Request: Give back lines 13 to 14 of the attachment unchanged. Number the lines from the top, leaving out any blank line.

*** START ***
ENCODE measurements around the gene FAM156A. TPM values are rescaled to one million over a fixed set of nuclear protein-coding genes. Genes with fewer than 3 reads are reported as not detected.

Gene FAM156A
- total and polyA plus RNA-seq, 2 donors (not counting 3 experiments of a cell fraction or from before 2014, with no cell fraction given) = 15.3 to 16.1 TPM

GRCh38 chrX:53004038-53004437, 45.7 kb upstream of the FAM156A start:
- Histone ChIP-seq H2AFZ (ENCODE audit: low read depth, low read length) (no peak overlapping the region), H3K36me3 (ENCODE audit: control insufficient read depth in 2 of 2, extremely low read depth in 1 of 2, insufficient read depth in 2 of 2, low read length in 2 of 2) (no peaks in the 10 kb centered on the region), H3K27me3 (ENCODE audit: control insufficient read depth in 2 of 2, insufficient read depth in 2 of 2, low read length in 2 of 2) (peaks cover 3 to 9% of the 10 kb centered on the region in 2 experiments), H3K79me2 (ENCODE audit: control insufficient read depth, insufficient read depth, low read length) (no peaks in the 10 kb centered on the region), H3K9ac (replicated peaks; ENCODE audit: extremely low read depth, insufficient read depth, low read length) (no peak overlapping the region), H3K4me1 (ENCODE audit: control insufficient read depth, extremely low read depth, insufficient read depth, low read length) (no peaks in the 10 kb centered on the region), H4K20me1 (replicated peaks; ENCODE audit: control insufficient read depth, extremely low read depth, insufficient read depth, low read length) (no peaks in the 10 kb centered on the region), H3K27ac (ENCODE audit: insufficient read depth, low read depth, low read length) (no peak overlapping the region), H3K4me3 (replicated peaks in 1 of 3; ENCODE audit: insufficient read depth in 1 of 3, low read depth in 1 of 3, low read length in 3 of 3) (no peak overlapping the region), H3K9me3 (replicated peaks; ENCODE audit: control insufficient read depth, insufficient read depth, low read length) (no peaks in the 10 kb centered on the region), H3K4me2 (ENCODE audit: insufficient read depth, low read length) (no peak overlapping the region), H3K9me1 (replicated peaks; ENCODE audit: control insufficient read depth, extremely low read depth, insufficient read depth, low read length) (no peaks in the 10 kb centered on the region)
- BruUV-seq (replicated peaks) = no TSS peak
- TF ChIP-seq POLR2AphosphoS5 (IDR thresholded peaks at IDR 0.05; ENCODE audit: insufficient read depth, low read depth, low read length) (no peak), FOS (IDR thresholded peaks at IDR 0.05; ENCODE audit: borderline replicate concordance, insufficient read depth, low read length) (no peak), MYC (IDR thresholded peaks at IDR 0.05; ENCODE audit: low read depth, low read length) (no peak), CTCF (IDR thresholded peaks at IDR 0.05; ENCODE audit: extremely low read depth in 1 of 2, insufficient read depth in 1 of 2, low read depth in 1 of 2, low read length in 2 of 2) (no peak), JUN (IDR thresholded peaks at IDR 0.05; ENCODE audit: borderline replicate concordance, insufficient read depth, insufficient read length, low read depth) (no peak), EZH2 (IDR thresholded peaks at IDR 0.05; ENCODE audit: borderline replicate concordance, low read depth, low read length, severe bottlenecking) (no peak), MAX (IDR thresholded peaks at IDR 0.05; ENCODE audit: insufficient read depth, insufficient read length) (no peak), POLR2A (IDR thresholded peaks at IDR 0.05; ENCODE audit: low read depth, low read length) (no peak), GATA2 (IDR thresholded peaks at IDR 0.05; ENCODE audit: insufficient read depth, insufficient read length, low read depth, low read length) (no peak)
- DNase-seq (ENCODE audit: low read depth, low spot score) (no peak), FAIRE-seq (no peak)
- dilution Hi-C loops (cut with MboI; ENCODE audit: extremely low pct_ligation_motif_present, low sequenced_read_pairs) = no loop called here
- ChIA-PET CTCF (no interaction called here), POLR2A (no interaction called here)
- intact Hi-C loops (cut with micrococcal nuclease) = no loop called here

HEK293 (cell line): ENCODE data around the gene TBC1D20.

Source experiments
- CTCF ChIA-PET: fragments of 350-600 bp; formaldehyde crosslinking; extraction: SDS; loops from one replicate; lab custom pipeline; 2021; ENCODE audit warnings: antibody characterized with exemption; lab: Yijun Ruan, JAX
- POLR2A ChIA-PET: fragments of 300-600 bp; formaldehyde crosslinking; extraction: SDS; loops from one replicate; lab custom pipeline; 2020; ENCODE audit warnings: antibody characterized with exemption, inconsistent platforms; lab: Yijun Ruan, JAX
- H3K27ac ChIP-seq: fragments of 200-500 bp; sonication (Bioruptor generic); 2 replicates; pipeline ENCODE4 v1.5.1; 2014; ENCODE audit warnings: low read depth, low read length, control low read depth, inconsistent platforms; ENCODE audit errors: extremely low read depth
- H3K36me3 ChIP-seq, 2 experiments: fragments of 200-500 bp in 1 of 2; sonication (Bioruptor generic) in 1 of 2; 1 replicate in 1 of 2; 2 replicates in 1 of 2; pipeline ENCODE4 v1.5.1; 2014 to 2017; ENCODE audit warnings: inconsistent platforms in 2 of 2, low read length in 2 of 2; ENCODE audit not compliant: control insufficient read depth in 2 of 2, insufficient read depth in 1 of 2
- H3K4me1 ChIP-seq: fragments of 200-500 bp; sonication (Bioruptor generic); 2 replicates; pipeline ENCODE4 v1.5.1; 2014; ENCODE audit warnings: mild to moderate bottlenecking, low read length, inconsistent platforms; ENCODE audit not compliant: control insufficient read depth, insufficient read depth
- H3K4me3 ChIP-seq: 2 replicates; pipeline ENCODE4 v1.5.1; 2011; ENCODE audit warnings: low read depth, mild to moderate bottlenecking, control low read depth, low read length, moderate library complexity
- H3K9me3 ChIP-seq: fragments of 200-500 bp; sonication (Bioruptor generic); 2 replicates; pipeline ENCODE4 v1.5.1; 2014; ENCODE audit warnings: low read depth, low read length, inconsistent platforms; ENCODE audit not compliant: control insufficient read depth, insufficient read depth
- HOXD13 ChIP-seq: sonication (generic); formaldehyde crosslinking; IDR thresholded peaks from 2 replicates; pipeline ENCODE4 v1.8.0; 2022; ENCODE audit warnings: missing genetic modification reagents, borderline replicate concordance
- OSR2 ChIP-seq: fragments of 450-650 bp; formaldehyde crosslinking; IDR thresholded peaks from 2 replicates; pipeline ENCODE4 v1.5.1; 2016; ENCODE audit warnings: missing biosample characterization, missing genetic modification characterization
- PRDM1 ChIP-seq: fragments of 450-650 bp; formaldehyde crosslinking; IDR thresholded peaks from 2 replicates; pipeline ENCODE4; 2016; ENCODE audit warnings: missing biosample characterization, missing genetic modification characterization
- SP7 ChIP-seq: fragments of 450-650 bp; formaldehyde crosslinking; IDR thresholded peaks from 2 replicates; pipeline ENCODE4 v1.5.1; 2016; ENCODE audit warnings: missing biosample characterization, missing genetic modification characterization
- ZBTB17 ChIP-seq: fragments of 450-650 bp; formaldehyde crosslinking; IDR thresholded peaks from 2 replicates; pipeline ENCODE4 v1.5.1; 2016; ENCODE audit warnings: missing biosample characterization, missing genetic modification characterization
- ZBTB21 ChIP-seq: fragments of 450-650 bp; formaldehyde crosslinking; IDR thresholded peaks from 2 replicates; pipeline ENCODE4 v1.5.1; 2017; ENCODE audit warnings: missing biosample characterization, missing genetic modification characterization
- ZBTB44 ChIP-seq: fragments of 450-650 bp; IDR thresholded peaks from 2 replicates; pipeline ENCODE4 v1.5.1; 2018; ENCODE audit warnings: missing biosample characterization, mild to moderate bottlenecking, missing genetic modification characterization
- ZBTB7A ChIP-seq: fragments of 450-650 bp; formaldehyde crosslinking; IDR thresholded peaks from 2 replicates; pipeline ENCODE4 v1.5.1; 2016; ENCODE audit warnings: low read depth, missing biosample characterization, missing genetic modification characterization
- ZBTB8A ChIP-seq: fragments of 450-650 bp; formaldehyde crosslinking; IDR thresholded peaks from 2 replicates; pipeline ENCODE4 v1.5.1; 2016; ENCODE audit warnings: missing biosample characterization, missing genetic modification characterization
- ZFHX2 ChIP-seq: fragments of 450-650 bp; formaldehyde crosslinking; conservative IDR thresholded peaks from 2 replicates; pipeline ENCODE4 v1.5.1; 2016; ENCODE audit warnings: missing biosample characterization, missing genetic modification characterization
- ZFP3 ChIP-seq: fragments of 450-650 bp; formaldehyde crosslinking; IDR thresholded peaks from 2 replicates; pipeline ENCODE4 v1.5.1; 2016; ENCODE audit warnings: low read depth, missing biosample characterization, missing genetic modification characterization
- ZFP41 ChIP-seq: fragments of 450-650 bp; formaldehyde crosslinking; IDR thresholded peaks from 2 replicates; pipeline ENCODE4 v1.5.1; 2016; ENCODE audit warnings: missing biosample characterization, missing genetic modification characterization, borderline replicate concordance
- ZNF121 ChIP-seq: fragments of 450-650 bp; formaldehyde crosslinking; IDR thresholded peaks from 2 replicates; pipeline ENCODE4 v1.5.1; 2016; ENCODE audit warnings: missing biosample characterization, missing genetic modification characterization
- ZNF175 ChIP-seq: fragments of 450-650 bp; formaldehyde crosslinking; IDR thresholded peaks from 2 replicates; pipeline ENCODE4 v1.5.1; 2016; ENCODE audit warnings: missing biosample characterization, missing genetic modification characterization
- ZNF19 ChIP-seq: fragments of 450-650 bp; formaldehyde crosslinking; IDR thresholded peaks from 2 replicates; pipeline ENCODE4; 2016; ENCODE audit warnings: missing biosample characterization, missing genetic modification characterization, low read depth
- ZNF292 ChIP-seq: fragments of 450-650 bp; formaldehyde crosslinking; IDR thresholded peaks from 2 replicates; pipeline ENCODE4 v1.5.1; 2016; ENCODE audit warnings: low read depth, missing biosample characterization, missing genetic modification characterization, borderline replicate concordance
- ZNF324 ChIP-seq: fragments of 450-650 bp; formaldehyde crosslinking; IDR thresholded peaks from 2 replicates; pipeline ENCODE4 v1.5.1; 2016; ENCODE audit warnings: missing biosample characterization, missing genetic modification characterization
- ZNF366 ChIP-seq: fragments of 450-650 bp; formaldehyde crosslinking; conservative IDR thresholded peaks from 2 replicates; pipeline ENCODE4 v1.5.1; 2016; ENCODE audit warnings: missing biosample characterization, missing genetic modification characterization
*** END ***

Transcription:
Source experiments
- CTCF ChIA-PET: fragments of 350-600 bp; formaldehyde crosslinking; extraction: SDS; loops from one replicate; lab custom pipeline; 2021; ENCODE audit warnings: antibody characterized with exemption; lab: Yijun Ruan, JAX